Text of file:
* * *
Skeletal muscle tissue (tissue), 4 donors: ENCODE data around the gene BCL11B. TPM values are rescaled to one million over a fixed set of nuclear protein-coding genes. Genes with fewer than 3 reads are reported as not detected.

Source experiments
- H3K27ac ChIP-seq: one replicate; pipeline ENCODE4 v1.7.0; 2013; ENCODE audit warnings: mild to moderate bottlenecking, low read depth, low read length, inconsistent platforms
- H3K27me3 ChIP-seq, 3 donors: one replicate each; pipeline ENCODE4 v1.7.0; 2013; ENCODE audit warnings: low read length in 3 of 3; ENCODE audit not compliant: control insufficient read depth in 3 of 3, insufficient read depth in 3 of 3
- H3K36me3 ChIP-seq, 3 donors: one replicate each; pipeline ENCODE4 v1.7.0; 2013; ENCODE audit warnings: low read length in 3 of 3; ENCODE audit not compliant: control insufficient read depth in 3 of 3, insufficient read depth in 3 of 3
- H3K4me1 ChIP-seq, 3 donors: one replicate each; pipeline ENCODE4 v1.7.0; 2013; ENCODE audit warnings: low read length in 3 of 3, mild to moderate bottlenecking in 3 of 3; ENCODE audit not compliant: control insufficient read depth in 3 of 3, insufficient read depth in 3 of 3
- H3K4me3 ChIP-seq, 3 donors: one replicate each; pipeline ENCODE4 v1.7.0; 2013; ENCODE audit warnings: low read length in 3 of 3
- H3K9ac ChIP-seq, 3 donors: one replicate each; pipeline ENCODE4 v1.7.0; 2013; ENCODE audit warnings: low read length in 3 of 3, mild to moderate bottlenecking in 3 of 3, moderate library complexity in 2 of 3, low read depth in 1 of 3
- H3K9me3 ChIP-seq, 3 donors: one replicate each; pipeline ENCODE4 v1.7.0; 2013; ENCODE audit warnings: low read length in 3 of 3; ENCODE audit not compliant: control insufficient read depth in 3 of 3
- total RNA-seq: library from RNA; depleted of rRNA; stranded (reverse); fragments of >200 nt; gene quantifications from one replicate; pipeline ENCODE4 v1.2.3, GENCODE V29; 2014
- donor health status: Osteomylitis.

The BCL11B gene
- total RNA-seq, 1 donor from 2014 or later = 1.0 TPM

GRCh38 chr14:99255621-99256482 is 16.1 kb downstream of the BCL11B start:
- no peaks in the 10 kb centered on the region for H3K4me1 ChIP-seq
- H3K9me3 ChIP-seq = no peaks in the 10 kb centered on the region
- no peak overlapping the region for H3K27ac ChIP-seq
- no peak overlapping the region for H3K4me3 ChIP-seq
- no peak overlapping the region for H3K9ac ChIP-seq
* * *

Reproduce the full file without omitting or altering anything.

Skeletal muscle tissue (tissue), 4 donors: ENCODE data around the gene BCL11B. TPM values are rescaled to one million over a fixed set of nuclear protein-coding genes. Genes with fewer than 3 reads are reported as not detected.

Source experiments
- H3K27ac ChIP-seq: one replicate; pipeline ENCODE4 v1.7.0; 2013; ENCODE audit warnings: mild to moderate bottlenecking, low read depth, low read length, inconsistent platforms
- H3K27me3 ChIP-seq, 3 donors: one replicate each; pipeline ENCODE4 v1.7.0; 2013; ENCODE audit warnings: low read length in 3 of 3; ENCODE audit not compliant: control insufficient read depth in 3 of 3, insufficient read depth in 3 of 3
- H3K36me3 ChIP-seq, 3 donors: one replicate each; pipeline ENCODE4 v1.7.0; 2013; ENCODE audit warnings: low read length in 3 of 3; ENCODE audit not compliant: control insufficient read depth in 3 of 3, insufficient read depth in 3 of 3
- H3K4me1 ChIP-seq, 3 donors: one replicate each; pipeline ENCODE4 v1.7.0; 2013; ENCODE audit warnings: low read length in 3 of 3, mild to moderate bottlenecking in 3 of 3; ENCODE audit not compliant: control insufficient read depth in 3 of 3, insufficient read depth in 3 of 3
- H3K4me3 ChIP-seq, 3 donors: one replicate each; pipeline ENCODE4 v1.7.0; 2013; ENCODE audit warnings: low read length in 3 of 3
- H3K9ac ChIP-seq, 3 donors: one replicate each; pipeline ENCODE4 v1.7.0; 2013; ENCODE audit warnings: low read length in 3 of 3, mild to moderate bottlenecking in 3 of 3, moderate library complexity in 2 of 3, low read depth in 1 of 3
- H3K9me3 ChIP-seq, 3 donors: one replicate each; pipeline ENCODE4 v1.7.0; 2013; ENCODE audit warnings: low read length in 3 of 3; ENCODE audit not compliant: control insufficient read depth in 3 of 3
- total RNA-seq: library from RNA; depleted of rRNA; stranded (reverse); fragments of >200 nt; gene quantifications from one replicate; pipeline ENCODE4 v1.2.3, GENCODE V29; 2014
- donor health status: Osteomylitis.

The BCL11B gene
- total RNA-seq, 1 donor from 2014 or later = 1.0 TPM

GRCh38 chr14:99255621-99256482 is 16.1 kb downstream of the BCL11B start:
- no peaks in the 10 kb centered on the region for H3K4me1 ChIP-seq
- H3K9me3 ChIP-seq = no peaks in the 10 kb centered on the region
- no peak overlapping the region for H3K27ac ChIP-seq
- no peak overlapping the region for H3K4me3 ChIP-seq
- no peak overlapping the region for H3K9ac ChIP-seq